SGE Gold Withdrawal components, an illustrative example

What these consultancies methodologies fail to take into account, however, is that direct purchases of gold by institutions and individuals with trading accounts on the Shanghai Gold Exchange represent a substantial additional component of overall Chinese gold demand above and beyond consumer gold demand.

BullionStar Gold University article “Mechanics of the Chinese Domestic Gold Market” illustrates that a series of simple equations generally hold true for gold supply and demand in the Chinese gold market[3], and that any comprehensive definition of true Chinese gold demand must take into account both consumer gold demand and direct purchases of gold at the SGE.


SGE Physical Gold Supply = SGE Gold Withdrawals = Chinese Wholesale Gold Demand

On the Supply side:

SGE Physical Gold Supply = Gold Imports + Domestic mine gold supply + Gold Scrap / Recycling + Disinvestment + Recycled Distortion

Here, disinvestment refers to the sale of gold which was previously purchased directly for investment. Recycled distortion is a term that refers to recycled gold that is not scrap and that is not disinvestment. An example would be process scrap. Recycled distortion flowing through the SGE vaults overstates both the supply and demand sides of the equation, and needs to be subtracted from SGE withdrawals since it could be scrap that re-entered the supply chain.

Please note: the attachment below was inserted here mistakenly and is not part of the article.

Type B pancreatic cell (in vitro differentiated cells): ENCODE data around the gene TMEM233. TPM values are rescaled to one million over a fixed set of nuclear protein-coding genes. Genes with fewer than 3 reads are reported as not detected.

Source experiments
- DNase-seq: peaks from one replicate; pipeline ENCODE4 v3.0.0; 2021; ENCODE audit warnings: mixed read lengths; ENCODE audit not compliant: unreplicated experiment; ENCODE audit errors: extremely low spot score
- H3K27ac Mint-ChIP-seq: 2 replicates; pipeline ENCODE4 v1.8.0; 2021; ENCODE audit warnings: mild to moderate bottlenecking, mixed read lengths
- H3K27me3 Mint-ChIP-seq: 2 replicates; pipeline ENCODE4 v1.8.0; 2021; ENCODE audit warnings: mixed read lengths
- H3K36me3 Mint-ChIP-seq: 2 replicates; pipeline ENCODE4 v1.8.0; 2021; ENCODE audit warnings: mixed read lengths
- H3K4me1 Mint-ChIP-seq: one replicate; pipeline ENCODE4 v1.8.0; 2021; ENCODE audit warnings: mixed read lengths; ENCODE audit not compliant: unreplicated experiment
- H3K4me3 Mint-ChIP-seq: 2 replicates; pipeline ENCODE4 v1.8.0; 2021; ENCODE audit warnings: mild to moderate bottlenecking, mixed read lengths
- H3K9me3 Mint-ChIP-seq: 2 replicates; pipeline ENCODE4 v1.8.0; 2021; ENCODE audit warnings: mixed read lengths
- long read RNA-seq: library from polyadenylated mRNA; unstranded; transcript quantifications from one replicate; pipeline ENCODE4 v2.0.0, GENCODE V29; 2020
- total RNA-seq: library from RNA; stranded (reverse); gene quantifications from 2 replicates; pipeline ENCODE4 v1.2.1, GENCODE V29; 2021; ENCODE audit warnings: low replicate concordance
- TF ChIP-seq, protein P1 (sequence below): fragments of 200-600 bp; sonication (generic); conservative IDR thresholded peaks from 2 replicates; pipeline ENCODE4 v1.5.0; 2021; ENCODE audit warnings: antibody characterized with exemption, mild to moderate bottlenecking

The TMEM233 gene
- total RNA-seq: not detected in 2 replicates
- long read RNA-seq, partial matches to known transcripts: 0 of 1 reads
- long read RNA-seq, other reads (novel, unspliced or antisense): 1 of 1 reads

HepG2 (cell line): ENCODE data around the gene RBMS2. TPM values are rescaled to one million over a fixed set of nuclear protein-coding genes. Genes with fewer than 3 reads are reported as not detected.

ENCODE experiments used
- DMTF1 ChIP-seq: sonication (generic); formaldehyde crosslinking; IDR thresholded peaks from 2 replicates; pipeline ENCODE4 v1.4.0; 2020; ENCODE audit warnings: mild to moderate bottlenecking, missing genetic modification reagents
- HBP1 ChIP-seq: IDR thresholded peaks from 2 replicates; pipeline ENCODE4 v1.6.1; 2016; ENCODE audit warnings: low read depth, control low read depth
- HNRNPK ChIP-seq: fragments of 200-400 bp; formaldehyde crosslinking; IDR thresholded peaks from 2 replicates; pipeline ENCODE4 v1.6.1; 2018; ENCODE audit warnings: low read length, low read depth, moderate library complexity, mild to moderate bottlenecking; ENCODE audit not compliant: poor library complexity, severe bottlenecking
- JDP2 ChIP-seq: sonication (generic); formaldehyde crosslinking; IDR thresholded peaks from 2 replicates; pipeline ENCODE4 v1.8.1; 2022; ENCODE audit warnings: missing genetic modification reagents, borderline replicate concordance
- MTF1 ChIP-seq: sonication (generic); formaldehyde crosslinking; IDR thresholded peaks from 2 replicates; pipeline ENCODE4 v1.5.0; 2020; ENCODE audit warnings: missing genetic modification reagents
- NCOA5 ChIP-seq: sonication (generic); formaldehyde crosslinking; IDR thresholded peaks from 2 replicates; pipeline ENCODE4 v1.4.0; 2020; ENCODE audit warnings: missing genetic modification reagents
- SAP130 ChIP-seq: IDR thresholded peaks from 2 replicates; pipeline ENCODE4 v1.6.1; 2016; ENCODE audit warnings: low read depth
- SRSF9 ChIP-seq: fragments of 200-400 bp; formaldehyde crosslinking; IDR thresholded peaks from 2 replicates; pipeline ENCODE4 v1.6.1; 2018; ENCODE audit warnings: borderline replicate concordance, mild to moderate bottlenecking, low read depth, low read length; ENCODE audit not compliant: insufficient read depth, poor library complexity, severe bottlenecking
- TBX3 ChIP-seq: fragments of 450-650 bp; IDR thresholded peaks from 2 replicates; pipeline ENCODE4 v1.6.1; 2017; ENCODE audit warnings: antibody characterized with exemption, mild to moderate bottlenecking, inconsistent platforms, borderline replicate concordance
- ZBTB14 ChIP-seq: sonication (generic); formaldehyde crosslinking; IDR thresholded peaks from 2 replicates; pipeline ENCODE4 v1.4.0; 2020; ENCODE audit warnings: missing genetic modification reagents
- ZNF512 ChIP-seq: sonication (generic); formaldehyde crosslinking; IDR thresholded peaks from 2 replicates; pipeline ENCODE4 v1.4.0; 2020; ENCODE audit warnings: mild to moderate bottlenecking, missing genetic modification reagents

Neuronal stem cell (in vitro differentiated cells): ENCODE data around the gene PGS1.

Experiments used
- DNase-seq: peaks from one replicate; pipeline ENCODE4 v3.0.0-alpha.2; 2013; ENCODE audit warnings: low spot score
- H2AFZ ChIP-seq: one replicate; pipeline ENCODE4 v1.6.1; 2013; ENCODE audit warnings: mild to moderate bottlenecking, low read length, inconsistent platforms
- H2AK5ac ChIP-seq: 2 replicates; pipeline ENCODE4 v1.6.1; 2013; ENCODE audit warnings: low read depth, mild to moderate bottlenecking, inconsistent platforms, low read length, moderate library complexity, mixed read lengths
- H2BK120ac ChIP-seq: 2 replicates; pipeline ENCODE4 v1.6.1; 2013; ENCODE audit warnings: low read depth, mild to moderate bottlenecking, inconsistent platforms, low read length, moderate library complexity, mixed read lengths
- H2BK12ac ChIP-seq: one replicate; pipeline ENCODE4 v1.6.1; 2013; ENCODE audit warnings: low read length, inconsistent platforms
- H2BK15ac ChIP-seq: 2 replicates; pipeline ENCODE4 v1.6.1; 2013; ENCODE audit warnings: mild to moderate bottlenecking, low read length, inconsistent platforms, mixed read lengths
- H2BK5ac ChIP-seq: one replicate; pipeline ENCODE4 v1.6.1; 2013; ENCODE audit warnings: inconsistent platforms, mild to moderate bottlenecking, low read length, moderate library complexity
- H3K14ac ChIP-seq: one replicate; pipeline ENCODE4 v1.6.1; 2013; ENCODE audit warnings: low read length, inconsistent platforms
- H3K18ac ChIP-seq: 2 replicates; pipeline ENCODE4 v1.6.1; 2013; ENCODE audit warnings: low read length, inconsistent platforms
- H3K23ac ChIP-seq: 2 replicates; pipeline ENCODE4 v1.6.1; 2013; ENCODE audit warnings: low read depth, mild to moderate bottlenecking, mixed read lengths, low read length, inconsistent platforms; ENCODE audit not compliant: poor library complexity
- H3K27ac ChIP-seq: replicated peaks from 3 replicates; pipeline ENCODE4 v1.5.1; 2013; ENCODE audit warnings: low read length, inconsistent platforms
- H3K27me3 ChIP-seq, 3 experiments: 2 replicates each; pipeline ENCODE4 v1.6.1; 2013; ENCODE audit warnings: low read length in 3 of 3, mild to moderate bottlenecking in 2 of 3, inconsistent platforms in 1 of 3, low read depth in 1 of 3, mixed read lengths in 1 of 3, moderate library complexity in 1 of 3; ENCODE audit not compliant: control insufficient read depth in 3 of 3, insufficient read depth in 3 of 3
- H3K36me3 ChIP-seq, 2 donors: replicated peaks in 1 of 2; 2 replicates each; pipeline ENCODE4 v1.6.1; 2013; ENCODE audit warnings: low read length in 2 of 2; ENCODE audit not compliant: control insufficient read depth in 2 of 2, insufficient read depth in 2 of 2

When Recycled distortion is subtracted from SGE withdrawals, the result can be viewed as ‘True Chinese gold demand’.

On the Demand side:

Chinese Wholesale Gold Demand = Consumer Demand + Institutional Demand + Recycled Distortion

where Institutional Demand = Direct Gold Purchases At The SGE

SGE Gold Withdrawals – Recycled Distortion = “True Chinese gold demand”

and “True Chinese Gold Demand” = Consumer Demand + Institutional Demand

As a reminder, standard gold ingots and bars are VAT exempt when sold on the SGE but not when sold outside the SGE (off SGE). In contrast, non-standard gold is VAT exempt when sold outside the SGE, and non-standard gold cannot be traded on the SGE.

Standard gold refers to gold ingots of 1 kg, 3 kg (both 999.9 fine), and 12.5 kg  (995 fine) weights, and also gold bars of 0.1 kg and 0.05 kg (both of which 999.9 fine). An example of non-standard gold would be a 0.2 kg (200 gram) gold bar.

Direct Gold Purchases at the SGE

Given that ‘True Chinese Gold Demand’ comprises both consumer demand and institutional demand, it’s important to look beyond the consumer demand categories of gold jewellery fabrication, gold bar and gold coin demand and industrial fabrication, and to also examine the ‘institutional demand’ category, i.e. a category which really refers both individual and institutional direct purchases of gold on the SGE.